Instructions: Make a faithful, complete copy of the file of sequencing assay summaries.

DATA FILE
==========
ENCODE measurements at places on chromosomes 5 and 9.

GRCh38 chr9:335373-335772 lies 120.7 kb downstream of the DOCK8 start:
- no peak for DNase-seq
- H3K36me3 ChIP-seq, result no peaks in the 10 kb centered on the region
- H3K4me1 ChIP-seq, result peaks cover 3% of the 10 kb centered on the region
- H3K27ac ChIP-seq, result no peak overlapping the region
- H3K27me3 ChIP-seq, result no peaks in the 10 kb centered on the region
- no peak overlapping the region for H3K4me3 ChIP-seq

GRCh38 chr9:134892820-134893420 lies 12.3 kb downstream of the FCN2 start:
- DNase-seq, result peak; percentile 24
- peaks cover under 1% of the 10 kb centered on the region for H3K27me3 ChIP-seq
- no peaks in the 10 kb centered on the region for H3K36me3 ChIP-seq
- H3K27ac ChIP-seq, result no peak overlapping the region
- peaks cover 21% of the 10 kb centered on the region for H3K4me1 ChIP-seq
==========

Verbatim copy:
ENCODE measurements at places on chromosomes 5 and 9.

GRCh38 chr9:335373-335772 lies 120.7 kb downstream of the DOCK8 start:
- no peak for DNase-seq
- H3K36me3 ChIP-seq, result no peaks in the 10 kb centered on the region
- H3K4me1 ChIP-seq, result peaks cover 3% of the 10 kb centered on the region
- H3K27ac ChIP-seq, result no peak overlapping the region
- H3K27me3 ChIP-seq, result no peaks in the 10 kb centered on the region
- no peak overlapping the region for H3K4me3 ChIP-seq

GRCh38 chr9:134892820-134893420 lies 12.3 kb downstream of the FCN2 start:
- DNase-seq, result peak; percentile 24
- peaks cover under 1% of the 10 kb centered on the region for H3K27me3 ChIP-seq
- no peaks in the 10 kb centered on the region for H3K36me3 ChIP-seq
- H3K27ac ChIP-seq, result no peak overlapping the region
- peaks cover 21% of the 10 kb centered on the region for H3K4me1 ChIP-seq